Ohio ex-doctor appeals sentence for woman's death

ANDREW WELSH-HUGGINS AP Legal Affairs Writer Published:

COLUMBUS, Ohio (AP) -- A former doctor convicted of causing the death of an expectant mother with a heroin overdose did not deserve his 36-year sentence despite the seriousness of the crimes, a lawyer said Tuesday as he appealed his client's prison term.

Ali Salim received the sentence last month at a hearing in Delaware County court where a judge called his offenses the worst crime he had ever seen.

Salim pleaded guilty and accepted responsibility for the reduced charges he faced, said his attorney, Sam Shamansky.

"We're going to make a strong argument to the court, that although these were certainly serious crimes, they're not the worst forms of the offense, and he did not deserve the punishment he received," Shamansky said Tuesday.

Salim, 45, pleaded guilty last year to two counts of involuntary manslaughter for the 2012 deaths of Deanna Ballman and her nearly full-term child, to be named Mabel. He also pleaded guilty to a type of rape charge under which he maintained his innocence while acknowledging prosecutors had enough evidence to convict him.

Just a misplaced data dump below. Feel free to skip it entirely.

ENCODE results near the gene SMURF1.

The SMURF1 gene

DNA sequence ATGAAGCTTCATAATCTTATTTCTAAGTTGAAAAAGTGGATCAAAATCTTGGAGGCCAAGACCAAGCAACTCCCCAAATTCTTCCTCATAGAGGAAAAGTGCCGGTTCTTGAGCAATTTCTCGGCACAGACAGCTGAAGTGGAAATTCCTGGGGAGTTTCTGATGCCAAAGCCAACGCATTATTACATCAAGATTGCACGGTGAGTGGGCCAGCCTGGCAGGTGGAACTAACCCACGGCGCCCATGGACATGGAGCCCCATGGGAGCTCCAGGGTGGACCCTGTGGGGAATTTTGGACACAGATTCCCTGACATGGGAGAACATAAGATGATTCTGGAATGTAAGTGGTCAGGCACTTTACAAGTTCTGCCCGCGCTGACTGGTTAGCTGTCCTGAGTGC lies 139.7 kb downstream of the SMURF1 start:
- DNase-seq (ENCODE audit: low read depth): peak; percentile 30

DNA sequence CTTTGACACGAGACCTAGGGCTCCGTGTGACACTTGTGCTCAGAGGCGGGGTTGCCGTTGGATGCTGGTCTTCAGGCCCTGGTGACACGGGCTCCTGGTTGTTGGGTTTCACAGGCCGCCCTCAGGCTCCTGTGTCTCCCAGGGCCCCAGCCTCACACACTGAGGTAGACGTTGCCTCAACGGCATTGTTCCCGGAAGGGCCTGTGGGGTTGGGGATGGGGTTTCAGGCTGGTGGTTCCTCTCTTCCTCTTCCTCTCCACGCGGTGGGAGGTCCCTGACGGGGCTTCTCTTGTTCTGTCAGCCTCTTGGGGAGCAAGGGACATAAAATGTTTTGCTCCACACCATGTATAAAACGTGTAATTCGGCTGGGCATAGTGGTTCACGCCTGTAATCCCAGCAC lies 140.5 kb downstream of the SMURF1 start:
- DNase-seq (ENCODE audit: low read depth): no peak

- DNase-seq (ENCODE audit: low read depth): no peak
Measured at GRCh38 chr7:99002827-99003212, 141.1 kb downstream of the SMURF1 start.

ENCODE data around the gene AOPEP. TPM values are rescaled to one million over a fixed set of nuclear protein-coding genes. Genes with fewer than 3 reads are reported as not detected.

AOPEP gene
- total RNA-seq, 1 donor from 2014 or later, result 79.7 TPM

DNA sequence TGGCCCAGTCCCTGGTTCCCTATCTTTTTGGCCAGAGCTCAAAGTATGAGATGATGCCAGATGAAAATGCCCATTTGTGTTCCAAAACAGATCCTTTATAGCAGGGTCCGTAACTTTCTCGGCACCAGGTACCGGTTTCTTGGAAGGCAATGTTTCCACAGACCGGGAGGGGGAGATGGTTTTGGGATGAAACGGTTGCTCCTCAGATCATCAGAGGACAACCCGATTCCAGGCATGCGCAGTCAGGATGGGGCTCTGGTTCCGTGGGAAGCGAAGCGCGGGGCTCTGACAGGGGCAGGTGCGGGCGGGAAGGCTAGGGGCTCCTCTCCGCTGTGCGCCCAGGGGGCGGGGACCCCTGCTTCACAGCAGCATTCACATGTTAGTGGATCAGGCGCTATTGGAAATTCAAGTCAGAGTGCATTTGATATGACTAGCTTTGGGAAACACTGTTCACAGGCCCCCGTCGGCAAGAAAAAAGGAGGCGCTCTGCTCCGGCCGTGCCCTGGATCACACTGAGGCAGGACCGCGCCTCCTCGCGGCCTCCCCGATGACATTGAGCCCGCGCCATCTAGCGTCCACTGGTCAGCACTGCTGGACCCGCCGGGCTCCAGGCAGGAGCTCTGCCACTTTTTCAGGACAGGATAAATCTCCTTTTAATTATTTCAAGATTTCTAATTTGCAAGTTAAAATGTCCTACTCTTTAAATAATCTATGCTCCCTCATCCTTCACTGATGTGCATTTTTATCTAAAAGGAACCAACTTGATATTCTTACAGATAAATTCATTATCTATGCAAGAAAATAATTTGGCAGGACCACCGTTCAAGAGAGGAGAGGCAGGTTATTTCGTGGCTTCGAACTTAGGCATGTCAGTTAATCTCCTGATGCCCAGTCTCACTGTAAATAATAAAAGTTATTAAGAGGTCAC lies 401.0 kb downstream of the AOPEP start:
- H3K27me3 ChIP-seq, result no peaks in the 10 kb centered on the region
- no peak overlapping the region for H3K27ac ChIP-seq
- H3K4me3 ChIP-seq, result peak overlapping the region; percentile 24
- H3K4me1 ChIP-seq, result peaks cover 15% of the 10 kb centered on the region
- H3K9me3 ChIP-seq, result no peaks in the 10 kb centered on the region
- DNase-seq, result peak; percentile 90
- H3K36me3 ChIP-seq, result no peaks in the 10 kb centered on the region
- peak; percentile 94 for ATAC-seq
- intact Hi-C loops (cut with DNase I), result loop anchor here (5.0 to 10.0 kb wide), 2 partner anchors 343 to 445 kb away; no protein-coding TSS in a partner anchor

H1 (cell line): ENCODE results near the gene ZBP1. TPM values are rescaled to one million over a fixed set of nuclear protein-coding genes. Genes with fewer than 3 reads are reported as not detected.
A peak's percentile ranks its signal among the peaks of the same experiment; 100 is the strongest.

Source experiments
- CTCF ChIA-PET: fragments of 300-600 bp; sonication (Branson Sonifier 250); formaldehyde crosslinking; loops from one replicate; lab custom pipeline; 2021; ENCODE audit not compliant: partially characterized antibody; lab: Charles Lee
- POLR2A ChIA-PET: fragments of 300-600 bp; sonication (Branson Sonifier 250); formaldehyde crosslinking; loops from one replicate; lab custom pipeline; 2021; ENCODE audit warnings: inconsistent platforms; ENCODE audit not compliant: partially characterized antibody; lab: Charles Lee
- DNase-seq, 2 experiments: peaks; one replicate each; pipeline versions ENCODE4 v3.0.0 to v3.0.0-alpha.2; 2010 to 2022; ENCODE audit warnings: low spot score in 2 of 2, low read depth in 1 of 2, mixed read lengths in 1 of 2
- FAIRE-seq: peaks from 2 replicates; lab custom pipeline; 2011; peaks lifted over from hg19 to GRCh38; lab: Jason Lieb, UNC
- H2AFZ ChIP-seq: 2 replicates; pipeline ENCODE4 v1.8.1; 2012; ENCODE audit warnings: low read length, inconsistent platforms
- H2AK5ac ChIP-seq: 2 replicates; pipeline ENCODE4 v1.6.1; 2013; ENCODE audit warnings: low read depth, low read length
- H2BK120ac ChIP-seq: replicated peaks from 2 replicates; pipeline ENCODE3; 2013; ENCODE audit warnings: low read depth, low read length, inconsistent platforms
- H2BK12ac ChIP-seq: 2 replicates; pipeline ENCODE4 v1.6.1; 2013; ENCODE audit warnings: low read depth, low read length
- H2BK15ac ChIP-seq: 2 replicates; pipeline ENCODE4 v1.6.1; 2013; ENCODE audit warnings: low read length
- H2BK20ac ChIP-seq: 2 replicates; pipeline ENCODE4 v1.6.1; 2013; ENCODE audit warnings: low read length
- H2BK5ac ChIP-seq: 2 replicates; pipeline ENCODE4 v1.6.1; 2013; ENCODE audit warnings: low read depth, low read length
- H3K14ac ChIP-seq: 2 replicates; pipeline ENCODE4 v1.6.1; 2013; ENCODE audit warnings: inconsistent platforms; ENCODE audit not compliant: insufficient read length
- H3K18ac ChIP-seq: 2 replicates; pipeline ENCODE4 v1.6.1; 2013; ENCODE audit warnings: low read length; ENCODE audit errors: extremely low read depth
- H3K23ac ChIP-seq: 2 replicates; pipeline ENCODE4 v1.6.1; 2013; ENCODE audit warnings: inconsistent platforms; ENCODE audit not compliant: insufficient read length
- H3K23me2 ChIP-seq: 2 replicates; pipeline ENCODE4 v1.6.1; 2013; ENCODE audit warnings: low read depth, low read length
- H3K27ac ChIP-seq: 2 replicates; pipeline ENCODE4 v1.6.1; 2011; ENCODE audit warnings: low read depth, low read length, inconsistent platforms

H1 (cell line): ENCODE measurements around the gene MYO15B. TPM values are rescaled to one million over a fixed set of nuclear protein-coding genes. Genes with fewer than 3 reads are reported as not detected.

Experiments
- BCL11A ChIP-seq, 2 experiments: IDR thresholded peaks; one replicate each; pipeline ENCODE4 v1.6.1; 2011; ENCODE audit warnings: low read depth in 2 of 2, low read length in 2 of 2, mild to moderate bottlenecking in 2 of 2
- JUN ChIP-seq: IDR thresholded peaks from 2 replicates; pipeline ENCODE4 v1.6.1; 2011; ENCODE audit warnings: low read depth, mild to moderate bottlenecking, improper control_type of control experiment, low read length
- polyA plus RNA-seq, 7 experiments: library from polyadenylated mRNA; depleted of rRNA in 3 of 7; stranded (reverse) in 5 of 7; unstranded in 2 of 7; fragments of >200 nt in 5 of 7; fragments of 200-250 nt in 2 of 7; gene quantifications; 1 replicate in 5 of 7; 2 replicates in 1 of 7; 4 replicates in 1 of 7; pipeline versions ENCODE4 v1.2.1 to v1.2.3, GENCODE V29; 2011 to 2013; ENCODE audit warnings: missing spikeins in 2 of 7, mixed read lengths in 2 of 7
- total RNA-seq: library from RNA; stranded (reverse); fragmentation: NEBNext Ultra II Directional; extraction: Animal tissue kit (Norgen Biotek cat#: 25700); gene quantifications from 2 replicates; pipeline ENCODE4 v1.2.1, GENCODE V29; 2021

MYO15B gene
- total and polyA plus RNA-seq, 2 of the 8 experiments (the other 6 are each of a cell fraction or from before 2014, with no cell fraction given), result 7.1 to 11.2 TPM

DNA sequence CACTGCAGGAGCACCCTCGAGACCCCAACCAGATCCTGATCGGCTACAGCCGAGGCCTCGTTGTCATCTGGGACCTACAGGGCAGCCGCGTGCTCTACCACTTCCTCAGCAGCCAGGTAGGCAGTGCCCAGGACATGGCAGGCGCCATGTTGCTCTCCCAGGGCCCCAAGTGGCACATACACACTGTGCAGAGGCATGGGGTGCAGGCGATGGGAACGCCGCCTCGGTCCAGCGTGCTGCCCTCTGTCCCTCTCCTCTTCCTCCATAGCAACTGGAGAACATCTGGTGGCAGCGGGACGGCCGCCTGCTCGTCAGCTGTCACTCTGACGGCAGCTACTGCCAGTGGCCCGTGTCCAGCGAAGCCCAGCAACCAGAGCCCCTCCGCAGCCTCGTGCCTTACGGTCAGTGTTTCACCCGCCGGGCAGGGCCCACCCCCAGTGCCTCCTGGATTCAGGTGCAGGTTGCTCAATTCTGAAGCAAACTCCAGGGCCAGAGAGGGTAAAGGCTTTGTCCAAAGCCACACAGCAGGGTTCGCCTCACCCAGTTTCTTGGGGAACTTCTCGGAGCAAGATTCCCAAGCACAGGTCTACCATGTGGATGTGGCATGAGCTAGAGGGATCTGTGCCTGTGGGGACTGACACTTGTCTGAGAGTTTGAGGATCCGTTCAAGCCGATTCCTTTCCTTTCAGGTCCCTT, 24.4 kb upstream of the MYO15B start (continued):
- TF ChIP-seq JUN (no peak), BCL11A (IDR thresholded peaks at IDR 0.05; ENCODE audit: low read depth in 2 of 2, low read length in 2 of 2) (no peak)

Salim faced a maximum of 37 years in prison and received almost of all that, with Delaware County Judge Duncan Whitney ordering the sentences for involuntary manslaughter and rape served back-to-back, along with slightly reduced sentences for the two remaining charges of tampering with evidence and abuse of a corpse. Salim is housed at the state's Correctional Reception Center in Orient in central Ohio.

The Delaware County prosecutor's office will fight the appeal.

"The state's position at sentencing was and continues to be that Mr. Salim deserved maximum consecutive sentences for all the counts that he plead guilty to," Kyle Rohrer, assistant Delaware County prosecutor, said Tuesday.

Ballman, 23, was found dead in the backseat of her car on a rural road a few miles from Salim's house the day after she answered an online ad that Salim had placed soliciting sex.

Investigators say Ballman had been forced to turn to prostitution to support herself and two young children after returning to Ohio following a divorce.

They say Ballman was not a drug user and died after Salim injected her with heroin. He frequently provided drugs to young female prostitutes he solicited online, according to court filings.

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Andrew Welsh-Huggins can be reached on Twitter at https://twitter.com/awhcolumbus.